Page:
Ayako’s room, room 207, is a reflection of Ayako’s instability and her desire to “play” with her victims. There’s constant auditory and visual noise in there, and the room is littered with dismembered dolls; there are even doll arms hanging from the ceiling, and with Mask of the Lunar Eclipse’s deliberately muddy graphics — a mainstay of Japanese horror games — you can’t quite be sure at first glance if they once belonged to humans or mannequins.
We later learn that Room with Canopied Bed is Ayako’s other room, which she escaped to as she found herself “Blooming” — the final stage of Luna Sedata Syndrome, which inevitably results in death. There, she waited, afraid, for someone to come and help her — but no-one came, and she died. As such, the atmosphere in there is completely different to her “main” room in almost every way.
It’s dark rather than bright. What little light there is consists of cold blues rather than the warm oranges of Room 207. It’s small and cramped rather than large and spacious. It’s simple and unadorned rather than lavishly decorated and cluttered. And, most importantly, it’s almost completely silent. Almost completely silent. Here, listen. Caution: nightmares.
The only sound you can hear in Room with Canopied Bed is Ayako dying. But she never finds that final release; the sound never ends. All you hear is this constant weak sound of laboured breathing and soft gurgling; the sound of someone near death and in intense pain, but too exhausted to be able to cry out for help — or just to express their emotions. It’s heartbreaking and horrifying, and it just makes you want to get out of that place as soon as you possibly can.
The design of the environment further complements the unsettling nature of this room. Besides the half-height door through which you enter from Room 207, the main feature of Room with Canopied Bed is, as you might expect, a canopied bed. When you first encounter this room, the curtains on the bed are closed and you cannot see in; you can just hear that terrible sound, over and over. Later in the game, the curtains open, but you’re still not able to reach in and investigate; the whole thing is surrounded by red thread wound around the posts of the bed over and over.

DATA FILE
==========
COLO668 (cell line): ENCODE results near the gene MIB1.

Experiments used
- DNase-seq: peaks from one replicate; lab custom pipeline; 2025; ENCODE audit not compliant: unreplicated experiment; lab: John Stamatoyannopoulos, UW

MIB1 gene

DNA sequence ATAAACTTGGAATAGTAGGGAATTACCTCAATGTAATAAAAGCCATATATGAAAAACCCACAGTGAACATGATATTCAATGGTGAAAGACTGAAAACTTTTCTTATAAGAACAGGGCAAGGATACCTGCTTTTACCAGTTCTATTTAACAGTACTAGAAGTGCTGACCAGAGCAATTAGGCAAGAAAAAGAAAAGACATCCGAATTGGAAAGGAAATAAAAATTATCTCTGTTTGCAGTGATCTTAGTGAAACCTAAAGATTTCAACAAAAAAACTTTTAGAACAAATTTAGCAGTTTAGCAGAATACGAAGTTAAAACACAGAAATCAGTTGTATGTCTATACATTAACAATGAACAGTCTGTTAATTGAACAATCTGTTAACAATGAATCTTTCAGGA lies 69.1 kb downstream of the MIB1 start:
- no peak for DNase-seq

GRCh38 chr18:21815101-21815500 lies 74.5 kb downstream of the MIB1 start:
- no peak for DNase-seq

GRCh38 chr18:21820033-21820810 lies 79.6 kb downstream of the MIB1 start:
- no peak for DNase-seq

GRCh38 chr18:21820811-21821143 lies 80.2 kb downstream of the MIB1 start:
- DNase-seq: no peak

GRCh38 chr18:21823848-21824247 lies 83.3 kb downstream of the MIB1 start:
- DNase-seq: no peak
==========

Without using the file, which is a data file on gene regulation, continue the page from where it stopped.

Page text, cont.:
Why is this? You’re never given a straight answer in Mask of the Lunar Eclipse itself, but red thread in East Asian mythology is typically regarded as a symbol of fate. It’s most commonly seen as an invisible, metaphorical symbol of people who are destined to meet, usually tied around the ankles or little fingers. Perhaps in Ayako’s case it’s symbolic of how she was “destined” to die there, or perhaps the protagonists’ discovery of it symbolises how, by breaking the game’s central curse, they will eventually bring her restless spirit final rest and peace.
Room with Canopied Bed is an absolute masterpiece of horrific environmental design, and just one of many strange and wonderful things about Mask of the Lunar Eclipse. That’s why I wanted to celebrate it with this award.
More about the Project Zero series